The governor has proposed his own changes, as well. They include changing rules for asset forfeiture in civil cases, limiting it only to cases in which a criminal conviction is obtained, and making a number of changes to improve the re-entry process. They include removing bans on occupational licensing for convicted felons, such as expanding merit release opportunities, measures to speed the release of aging people in prison, and eliminating parole supervision fees.

How aggressive will reform be?

“Now that we have a majority I think that we can think of ways to be even more forward thinking,” said Bailey.

Given the energy and range of proposals, it’s possible that Democratic lawmakers work to create a more comprehensive reform package or rethink the proposals currently in motion.

“What the Assembly passed last year shouldn’t be the starting point for what we can do this year,” says Schaffer. “We think that our electeds know that truly progressive legislation is possible. This is not a moment for us to have a conversation about political feasibility, about where do we compromise, but a moment to have a conversation about what we collectively need.”

“At the end of the day, we’re counting on the governor,” says Marie Ndiaye, who is a Supervising Attorney in the Decarceration Project at the Legal Aid Society.  She’s confident, however, that Cuomo won’t be an obstacle. “We think that Governor Cuomo will be able to deliver. He’s made criminal justice reform a priority.”

There is a lot on Democratic lawmakers’ plates right now, from election reform to rent regulation to, potentially, single-payer healthcare. It’s not clear where criminal justice stands as an immediate priority. Reforms besides action on bail weren’t listed in the top possibilities in roundups by the Wall Street Journal,   New York Times and Gothamist earlier this week.

Bailey says reforming the justice system is his top priority, but he wants to listen to the priorities and concerns of other Senate Democrats before making moves.

“My priority is to be a team player within the confines of my conference. I want to make sure that we as a conference are in lock step,” he says. “I’m excited about the new majority, but I want to make sure that people give us time and understand that Rome wasn’t built in a day. Exercise patience and trust us as we take the helm to make our state a better place,” he says.

With bail reform, for example, there is certainly going to be some disagreement. According to Schaffer, some of the bills that were introduced this year aren’t necessarily the best.

“The governor has committed to ending cash bail and that is an excellent starting point but it’s not enough,” says Schaffer. “We need to pass transformative legislation that not only ends money bail but does so in the context of a system that protects the presumption of innocence. That’s going to result in decarceration.”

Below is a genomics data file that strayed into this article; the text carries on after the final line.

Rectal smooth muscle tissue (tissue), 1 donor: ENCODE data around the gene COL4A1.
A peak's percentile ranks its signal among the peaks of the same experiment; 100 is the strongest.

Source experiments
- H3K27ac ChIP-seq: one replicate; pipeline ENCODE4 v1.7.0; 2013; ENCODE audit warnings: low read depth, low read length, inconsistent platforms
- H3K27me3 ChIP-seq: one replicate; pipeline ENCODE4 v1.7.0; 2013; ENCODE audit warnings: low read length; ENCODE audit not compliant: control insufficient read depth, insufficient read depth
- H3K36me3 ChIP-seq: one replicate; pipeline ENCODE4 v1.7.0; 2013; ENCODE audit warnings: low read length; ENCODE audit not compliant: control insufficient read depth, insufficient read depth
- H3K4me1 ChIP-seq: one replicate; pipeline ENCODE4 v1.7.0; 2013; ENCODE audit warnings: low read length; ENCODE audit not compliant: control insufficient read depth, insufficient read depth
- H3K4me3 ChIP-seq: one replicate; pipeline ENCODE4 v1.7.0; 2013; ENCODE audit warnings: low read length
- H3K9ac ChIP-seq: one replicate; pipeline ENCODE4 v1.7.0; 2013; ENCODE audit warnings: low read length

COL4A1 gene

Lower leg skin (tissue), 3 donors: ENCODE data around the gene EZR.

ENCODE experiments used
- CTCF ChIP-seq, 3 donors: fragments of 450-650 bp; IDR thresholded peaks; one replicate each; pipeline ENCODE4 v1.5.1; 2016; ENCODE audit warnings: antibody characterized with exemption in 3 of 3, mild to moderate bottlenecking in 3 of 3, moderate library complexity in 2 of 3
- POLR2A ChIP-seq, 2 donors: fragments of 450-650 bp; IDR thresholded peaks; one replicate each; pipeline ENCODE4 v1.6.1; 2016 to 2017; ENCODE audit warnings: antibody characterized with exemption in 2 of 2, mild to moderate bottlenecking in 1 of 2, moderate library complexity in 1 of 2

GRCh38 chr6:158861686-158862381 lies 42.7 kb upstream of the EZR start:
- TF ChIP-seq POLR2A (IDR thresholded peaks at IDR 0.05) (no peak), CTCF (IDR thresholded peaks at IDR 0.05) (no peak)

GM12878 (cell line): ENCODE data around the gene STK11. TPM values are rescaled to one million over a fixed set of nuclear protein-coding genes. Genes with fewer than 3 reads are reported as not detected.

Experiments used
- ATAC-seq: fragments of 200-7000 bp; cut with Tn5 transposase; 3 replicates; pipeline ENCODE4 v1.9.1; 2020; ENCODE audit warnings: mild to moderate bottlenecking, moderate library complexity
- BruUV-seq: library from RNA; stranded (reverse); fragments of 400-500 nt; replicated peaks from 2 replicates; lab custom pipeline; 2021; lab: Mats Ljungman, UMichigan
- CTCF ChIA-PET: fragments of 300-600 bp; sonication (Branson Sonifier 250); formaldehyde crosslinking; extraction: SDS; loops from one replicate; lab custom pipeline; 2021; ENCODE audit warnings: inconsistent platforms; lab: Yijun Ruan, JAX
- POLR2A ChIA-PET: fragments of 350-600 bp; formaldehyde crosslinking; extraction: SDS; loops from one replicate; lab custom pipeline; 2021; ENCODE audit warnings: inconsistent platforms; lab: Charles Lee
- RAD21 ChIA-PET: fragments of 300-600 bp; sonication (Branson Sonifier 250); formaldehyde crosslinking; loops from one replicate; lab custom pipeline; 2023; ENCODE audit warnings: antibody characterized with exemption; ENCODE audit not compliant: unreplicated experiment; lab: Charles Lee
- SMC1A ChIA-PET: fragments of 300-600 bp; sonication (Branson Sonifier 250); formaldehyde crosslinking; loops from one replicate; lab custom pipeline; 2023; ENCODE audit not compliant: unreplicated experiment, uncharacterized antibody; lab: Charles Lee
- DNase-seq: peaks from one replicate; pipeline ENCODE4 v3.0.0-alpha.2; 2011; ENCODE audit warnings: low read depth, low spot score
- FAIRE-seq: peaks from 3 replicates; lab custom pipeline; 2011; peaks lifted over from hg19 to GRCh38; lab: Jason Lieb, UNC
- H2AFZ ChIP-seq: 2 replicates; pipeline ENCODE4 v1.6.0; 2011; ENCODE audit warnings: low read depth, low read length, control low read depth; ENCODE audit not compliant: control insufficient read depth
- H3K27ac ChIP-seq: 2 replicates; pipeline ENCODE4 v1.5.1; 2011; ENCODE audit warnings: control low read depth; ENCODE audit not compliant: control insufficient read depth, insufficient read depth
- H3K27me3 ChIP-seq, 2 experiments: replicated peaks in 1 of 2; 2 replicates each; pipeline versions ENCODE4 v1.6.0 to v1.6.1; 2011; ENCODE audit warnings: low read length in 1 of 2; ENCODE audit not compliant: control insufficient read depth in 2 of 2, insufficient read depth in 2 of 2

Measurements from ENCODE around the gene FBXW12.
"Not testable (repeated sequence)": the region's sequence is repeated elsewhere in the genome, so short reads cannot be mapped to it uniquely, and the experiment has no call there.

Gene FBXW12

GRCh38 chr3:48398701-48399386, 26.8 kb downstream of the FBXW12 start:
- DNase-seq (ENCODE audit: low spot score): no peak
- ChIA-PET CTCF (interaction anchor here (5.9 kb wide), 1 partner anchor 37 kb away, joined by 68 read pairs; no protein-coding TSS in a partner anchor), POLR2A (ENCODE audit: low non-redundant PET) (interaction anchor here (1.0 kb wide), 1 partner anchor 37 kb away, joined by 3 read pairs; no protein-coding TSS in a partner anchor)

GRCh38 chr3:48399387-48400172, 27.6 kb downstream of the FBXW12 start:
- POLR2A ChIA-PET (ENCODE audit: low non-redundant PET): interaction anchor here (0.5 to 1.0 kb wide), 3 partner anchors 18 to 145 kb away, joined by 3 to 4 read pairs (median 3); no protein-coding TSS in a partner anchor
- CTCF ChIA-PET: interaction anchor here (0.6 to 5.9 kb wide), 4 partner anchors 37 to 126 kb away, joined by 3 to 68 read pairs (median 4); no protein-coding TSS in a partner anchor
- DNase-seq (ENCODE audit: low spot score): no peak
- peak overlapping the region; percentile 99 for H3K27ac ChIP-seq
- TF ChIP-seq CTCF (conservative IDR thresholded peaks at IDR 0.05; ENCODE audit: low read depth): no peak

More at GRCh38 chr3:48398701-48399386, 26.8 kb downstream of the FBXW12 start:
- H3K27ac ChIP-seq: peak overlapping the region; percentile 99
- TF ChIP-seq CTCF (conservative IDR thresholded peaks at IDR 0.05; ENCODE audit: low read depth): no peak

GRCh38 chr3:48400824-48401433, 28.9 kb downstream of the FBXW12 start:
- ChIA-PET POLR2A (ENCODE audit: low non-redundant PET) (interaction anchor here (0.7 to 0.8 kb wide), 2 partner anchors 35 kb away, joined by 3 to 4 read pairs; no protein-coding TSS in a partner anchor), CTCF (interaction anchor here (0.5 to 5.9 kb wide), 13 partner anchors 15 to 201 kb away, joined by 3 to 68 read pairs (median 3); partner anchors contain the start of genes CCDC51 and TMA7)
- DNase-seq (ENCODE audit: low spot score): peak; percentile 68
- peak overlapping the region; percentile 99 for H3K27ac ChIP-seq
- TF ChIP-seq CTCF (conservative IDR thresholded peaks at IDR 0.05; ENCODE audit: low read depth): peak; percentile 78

JustLeadershipUSA has been critical of some 2018 bail proposals, saying they don’t eliminate bail uniformly, grant prosecutors too much discretion, and allow for the privatization of pretrial supervision and the expansion of electronic monitoring.

The ideal bail bill, according to Shaffer, ends money bail entirely, creates more robust due-process protection, doesn’t have carve-outs for particular charges and vastly limits the use of electronic monitoring. The Senate bill might fit that bill, and has received an endorsement from JustLeadershipUSA.

In 2019, Schaffer and her colleagues will be pushing for a bill with these principles in conversations with other advocates and elected officials.

Reform and Rikers

Bail, speedy trial and discovery reform each have the potential to facilitate the city’s plan to close Rikers Island, given their potential to reduce jail and prison populations. The city has said that it needs to reduce the jail’s population to less than 5,000 before closure and wants to do so within 10 years.

The population hovers somewhere around 8,100 currently and Brandon Holmes, who leads JustLeadershipUSA’s #CloseRikers campaign, says that the target population and timeline can both be reduced significantly. As advocates and legislators push for reforms at the state level, Holmes says #CloseRikers will be keeping significant pressure on the city.

“We know that this number can be below 5,000 based on the charges that people have brought against them,” he says. “We realistically believe it can be done sooner than [within 10 years] and if it’s not going to be done sooner than that, we want a stronger demand for long term deceleration.”

The city’s public comment period on its draft plan to replace Rikers with a borough-based jail system closed in late October and, according to a spokesperson for the Mayor’s Office of Criminal Justice, comments will be presented and responded to in a final plan that will be published in the coming months.